Wednesday, September 16, 2009

Does The 'Star Trek' Sequel Have To Have A 'Message'?

Written By: Ken Hulsey
Source: Gawker.com

Many of the greatest sci fi films have contained 'hidden' political, and social, commentaries. Films like "Planet of the Apes", "Godzilla" and "The Day the Earth Stood Still" all had subtle 'messages' and scenes that dealt with current events linked to the time period in which they were produced.

"Godzilla" dealt with "The Bomb", "Planet of the Apes", racism, and "The Day the Earth Stood Still", the cold war and man's war-like nature. You get the idea.

One of the main reasons why J.J. Abrams reboot of "Star Trek" worked so well was because it was just good old-fashioned fun loving sci fi. That may not hold true for the film's upcoming sequel however, because Abrams, Robert Orci and Alex Kurtzman all want the film to have the kind of timely relevancy contained in the above mentioned films.

To make it simple, they want "Star Trek 2" to contain some kind of 'message' that pertains to modern political or another relevant current event or events.

Abrams explains, "The ambition for a sequel to 'Star Trek' is to make a movie that's worthy of the audience and not just another movie, you know, just a second movie that feels tacked on...There needs to be relevance, yes, and that doesn't mean it should be pretentious. If there are simple truths, truths connected to what we live, that elevates any story, that's true with any story."

Orci echos, "We got a lot of fan response from the first one and a considerable amount of critical response and one of the things we heard was, ‘Make sure the next one deals with modern-day issues.' We're trying to keep it as up-to-date and as reflective of what's going on today as possible. So that's one thing, to make it reflect the things that we are all dealing with today."

Here is my question, how many fans out there really want a too overly cerebral "Star Trek" movie? I mean really, do we really want Abrams and company to over-think this?

Granted, a "Star Trek" story aimed at morons isn't the answer either.

Subtle commentary normally works best.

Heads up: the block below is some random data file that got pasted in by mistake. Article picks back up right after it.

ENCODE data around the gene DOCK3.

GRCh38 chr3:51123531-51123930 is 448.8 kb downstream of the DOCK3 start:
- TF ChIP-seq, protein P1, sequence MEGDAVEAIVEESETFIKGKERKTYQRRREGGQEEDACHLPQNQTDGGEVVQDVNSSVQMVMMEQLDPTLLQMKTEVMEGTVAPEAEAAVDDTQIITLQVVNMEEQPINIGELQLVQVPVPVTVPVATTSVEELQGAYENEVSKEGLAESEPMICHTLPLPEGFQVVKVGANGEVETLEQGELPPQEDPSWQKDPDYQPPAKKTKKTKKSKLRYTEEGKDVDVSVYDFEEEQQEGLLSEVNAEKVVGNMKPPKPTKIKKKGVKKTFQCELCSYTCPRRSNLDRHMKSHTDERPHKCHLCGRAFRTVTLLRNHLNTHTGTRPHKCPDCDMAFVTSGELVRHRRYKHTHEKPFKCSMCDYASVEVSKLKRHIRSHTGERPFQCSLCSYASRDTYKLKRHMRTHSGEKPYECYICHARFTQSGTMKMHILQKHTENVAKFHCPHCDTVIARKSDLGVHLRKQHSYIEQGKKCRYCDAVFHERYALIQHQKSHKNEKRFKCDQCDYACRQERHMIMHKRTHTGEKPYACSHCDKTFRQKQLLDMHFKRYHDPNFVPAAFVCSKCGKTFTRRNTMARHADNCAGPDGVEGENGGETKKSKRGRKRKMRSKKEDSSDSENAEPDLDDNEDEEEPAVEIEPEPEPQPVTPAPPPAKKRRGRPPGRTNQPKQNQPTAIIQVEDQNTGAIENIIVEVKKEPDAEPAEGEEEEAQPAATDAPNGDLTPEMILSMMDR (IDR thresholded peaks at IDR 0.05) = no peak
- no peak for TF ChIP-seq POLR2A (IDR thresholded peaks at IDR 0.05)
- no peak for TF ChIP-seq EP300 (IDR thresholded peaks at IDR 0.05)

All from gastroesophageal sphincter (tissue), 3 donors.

I don't know about you, but I go to the movies to escape modern issues. Just make it fun, that's all I ask.

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2 comments:

  1. Here you and I may differ: I enjoy theatre because it is like reasoning out loud, it is like imagining your scenarious and solutions, and playing through the game of it to see if it will work. For me a good movie has a fractal nature, the overall story having that same structure as the smaller stories and the component parts of those, even in absurd situations like Godzilla vs Hedora, there are human dramas, questions posed and most important, solutions proposed. I like a film that slyly educates me and then spins around and makes me think about it.

    And to be historically accurate, which of the Original Series Star Trek movies did not carry a topical subplot? That was part of the joy, on one hand this utopian (meaning nowhere) vision where there is equality and infinite resources available freely to everyone, and on the other hand there are still human situations and dramas to solve. Yeah, I'm an old geezer, but to me a key flaw with TNG and the Treks that followed was partly them taking societal issues over the top, and partly the opposite, producting golly-gee fluff.

    Every episode of TNG, on the other hand, simple and fx primative as it was, maybe left us with more questions than answers, but still offered answers.

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  2. oops, I meant to type, "Every episode of TOS, on the other hand ..."

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